In the late 1980s a highway expansion program had slated for destruction the wooden theater in the Kochi Prefecture mountain town of Yusuhara. The theater, known as Yusuhara-za, wasn’t particularly old. It had been built in 1948. But it was a lovely building, done in a traditional pre-war style, and it had quickly become a community entertainment center, hosting not only kabuki and other live performances, but also serving as a movie theater. Alas, it was in the way of plans for a new roadway.
A community group that believed the theater worth preserving set to work to save the structure by finding it a new home and arranging for its removal. To gain traction (and funding), the group appealed for support to architects across the nation. One of those who travelled to Yusuhara to see the theater and ultimately lend his support, was Kengo Kuma, an up-and-coming architect then only a decade into his now-prolific career. One could say Yusuhara changed his life; certainly it had a massive impact on Yusuhara, giving the already historic town an additional dimension.
As the vintage theater was being moved and reconstructed to become the only such wooden theater in Kochi Prefecture, the town fathers had another idea for revitalization, a hotel and hot spring complex they wanted to call Kumonoue Hotel. Kumonoue means “above the clouds”, an apt description of Yusuhara as a mountain enclave. They invited Kuma to design it for them.
This was a time when Japanese architectural design was focussed on glass and steel. Kuma’s design for the hotel “above the clouds” combined that glass and steel with the predominant local building material of cedar, which he had come to admire thanks to his involvement with Yusuhara-za, which was replete with examples of cedar as both structural and decorative building material. Some say the roof Kuma designed for the new hotel emulates airplane wings, because airplanes often fly above the clouds. Others say the design is intended to represent clouds themselves. Either image suits this hotel nestled in a deep valley a couple of kilometers above the town center.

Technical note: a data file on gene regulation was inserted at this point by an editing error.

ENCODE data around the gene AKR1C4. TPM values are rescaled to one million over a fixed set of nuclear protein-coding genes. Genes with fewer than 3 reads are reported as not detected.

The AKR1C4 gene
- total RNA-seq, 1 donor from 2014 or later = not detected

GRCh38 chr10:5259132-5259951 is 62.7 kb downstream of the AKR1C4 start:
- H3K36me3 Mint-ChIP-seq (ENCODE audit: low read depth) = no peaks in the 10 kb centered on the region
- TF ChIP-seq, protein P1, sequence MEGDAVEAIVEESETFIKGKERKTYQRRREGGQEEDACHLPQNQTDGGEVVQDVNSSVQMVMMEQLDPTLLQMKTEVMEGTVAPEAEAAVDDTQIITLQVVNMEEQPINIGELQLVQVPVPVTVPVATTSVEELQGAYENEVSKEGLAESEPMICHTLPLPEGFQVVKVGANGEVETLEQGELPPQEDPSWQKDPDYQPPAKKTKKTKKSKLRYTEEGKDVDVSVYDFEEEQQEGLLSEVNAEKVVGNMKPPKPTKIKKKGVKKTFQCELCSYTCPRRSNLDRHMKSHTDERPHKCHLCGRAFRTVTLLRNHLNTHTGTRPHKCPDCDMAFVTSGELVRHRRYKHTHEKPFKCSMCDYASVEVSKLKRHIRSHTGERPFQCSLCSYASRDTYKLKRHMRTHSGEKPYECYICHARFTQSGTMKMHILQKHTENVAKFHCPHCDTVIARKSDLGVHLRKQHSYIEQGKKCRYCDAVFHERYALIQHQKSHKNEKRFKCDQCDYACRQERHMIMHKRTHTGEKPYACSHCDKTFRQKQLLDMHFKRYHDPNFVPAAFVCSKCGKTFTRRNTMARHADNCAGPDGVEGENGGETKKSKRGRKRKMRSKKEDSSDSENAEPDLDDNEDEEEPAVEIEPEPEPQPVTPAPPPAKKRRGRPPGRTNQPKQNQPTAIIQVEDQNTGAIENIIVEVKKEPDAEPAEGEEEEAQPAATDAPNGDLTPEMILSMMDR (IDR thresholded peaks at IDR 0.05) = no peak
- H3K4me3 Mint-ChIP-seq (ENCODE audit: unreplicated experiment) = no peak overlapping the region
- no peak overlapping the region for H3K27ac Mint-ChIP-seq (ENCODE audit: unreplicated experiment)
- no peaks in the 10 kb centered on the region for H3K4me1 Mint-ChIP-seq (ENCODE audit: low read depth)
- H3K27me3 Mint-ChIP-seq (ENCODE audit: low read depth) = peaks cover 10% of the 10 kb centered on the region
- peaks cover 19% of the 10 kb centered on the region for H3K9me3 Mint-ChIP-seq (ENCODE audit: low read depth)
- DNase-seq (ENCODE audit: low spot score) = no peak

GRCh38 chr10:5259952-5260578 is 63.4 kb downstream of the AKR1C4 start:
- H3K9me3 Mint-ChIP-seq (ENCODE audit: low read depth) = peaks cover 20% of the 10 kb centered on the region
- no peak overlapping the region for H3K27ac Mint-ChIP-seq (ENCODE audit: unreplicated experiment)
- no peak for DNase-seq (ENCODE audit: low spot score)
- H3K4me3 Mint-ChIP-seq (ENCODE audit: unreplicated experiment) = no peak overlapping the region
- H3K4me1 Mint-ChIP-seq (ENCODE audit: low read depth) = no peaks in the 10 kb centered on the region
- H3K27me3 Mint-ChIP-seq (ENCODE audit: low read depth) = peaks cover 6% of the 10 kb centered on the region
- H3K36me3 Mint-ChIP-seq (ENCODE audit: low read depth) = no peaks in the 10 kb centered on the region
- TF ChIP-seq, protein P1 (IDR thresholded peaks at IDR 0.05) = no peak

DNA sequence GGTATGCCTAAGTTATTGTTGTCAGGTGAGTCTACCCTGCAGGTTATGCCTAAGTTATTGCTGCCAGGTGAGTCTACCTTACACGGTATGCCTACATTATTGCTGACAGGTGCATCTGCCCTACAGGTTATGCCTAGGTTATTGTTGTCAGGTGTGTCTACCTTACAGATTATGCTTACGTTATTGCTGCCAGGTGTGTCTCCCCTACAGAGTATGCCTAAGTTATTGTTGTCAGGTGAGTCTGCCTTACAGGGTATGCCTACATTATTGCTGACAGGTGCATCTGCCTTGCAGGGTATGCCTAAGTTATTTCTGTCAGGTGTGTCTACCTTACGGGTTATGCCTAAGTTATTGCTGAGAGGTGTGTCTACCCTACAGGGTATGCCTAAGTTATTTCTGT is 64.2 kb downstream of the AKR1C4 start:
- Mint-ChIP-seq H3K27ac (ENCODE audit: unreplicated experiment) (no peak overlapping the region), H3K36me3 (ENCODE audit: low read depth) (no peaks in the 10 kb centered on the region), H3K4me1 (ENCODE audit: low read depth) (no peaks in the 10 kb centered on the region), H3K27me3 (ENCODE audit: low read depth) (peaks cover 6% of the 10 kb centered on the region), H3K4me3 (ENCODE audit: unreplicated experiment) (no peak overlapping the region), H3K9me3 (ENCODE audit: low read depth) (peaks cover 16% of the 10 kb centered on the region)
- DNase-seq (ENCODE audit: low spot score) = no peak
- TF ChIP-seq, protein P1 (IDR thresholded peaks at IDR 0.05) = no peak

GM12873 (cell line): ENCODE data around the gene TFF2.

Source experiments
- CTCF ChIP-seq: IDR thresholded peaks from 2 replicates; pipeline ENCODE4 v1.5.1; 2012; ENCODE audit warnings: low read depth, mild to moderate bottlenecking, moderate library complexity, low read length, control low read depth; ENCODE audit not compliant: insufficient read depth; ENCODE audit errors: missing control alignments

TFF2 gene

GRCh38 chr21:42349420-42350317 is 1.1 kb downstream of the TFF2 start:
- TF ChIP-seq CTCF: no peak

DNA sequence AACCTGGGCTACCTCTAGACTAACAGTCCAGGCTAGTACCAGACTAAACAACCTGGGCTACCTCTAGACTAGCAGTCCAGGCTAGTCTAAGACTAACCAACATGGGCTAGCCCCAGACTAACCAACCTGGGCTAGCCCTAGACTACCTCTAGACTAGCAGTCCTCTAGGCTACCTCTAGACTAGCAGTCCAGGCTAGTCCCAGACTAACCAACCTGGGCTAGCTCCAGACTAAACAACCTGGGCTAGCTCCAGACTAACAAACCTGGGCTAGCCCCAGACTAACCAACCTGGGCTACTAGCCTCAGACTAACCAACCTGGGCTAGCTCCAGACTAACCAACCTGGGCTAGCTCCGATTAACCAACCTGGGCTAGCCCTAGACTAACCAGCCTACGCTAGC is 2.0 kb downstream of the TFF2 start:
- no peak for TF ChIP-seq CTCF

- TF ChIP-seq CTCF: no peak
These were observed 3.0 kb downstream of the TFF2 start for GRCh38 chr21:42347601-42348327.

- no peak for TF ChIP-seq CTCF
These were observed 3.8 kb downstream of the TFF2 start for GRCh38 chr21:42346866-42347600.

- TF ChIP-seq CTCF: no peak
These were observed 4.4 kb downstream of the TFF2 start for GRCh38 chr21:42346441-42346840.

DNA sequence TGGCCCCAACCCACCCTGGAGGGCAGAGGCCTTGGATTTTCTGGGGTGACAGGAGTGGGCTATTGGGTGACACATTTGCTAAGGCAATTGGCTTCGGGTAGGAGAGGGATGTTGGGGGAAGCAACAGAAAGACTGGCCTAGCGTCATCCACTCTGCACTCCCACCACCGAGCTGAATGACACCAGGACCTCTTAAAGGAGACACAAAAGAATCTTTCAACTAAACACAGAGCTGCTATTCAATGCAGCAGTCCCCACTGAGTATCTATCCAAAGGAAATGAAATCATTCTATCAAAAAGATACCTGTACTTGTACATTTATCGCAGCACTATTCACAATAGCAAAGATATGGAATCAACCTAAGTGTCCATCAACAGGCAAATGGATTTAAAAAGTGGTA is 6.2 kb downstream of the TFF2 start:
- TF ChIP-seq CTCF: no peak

Completed in 1994, the public areas of the hotel are dominated by glass walls that integrate the indoors and the outdoors, with a reflecting pond immediately outside the glass, as well as lots of wooden decking. Inside, Yusuhara’s cedar is used for the support beams as well as the beautiful flooring. The synthesis is impeccable.
A decade later when Yusuhara needed a new government administration building, Kuma’s talents were once more called upon. He produced an inviting building that again featured Yusuhara’s singular cedar wood, with an expansive lobby that can only be characterized as welcoming, a far cry from the intimidation one often feels when visiting a bureaucratic center.
The government building, completed in 2006, is located between the old main street and the new road through town, near banking facilities, the town’s history museum, tourist information center and the reconstructed Yusuhara-za theater, perhaps helping it to feel integrated into the life of the townspeople. It also integrated Kuma into the life of the town.
The collaboration continued when Kuma designed two more buildings that were both finished in 2010: Machi-no-Eki Yusuhara (also known as Marche Yusuhara), a centrally-located local marketplace and hostelry, and the Wooden Bridge Museum.
The latter is not a museum about wooden bridges, but a gallery located in a structure that looks like a covered wooden bridge. Also known as the Gallery Above the Clouds, it is an homage to Yusuhara’s lovely cedar wood as well as to the traditional engineering of Japanese wooden supporting eaves known as tokyou. Tokyou, a structure of nested blocks and brackets that resemble an inverted pyramid, is commonly seen supporting the heavy roofs of wooden temples and other similar large wooden buildings of old, but is shown off to fine advantage here. Kuma used a similar structure in his interior design of the lobby of Tokyo’s recently rebuilt Capitol Tokyu Hotel.